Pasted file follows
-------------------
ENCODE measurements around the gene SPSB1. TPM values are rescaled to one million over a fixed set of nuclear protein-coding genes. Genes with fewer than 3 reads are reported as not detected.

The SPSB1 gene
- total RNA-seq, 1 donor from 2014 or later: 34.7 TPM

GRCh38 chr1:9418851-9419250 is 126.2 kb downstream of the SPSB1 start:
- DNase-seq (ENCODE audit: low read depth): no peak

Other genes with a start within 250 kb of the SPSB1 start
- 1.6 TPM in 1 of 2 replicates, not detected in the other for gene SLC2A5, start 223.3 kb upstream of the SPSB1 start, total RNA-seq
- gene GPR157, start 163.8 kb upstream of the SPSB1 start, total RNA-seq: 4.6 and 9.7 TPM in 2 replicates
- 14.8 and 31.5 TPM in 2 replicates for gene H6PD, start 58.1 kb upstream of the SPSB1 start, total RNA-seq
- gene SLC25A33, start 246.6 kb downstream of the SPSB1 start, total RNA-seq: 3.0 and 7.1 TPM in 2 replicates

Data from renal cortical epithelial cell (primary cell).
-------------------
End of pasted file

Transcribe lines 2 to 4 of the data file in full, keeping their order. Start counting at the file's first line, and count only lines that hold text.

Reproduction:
The SPSB1 gene
- total RNA-seq, 1 donor from 2014 or later: 34.7 TPM

GRCh38 chr1:9418851-9419250 is 126.2 kb downstream of the SPSB1 start: